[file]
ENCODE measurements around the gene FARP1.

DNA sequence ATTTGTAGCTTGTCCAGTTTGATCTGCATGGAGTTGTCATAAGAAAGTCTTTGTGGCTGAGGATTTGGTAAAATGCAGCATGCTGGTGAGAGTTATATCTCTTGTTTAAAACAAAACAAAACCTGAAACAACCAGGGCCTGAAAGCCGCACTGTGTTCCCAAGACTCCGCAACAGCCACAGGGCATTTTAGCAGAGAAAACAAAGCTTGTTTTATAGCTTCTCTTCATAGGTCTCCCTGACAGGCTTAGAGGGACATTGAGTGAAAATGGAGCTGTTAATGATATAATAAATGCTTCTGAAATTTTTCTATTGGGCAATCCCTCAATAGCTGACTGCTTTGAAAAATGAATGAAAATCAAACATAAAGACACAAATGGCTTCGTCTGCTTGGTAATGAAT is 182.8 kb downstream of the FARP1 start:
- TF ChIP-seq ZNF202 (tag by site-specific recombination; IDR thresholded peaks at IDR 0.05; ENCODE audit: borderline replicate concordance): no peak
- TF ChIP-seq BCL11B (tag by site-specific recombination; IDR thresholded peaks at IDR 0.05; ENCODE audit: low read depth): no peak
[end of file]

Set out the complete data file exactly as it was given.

ENCODE measurements around the gene FARP1.

DNA sequence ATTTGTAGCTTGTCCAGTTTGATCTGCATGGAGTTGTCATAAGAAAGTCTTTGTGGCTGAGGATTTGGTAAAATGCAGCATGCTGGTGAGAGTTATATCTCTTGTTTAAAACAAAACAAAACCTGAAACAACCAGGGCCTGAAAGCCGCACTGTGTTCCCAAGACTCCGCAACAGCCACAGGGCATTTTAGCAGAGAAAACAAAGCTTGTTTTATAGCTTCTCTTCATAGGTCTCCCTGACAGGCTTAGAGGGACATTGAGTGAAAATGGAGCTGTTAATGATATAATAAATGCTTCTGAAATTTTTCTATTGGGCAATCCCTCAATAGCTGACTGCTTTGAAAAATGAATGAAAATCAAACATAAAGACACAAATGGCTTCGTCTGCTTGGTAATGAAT is 182.8 kb downstream of the FARP1 start:
- TF ChIP-seq ZNF202 (tag by site-specific recombination; IDR thresholded peaks at IDR 0.05; ENCODE audit: borderline replicate concordance): no peak
- TF ChIP-seq BCL11B (tag by site-specific recombination; IDR thresholded peaks at IDR 0.05; ENCODE audit: low read depth): no peak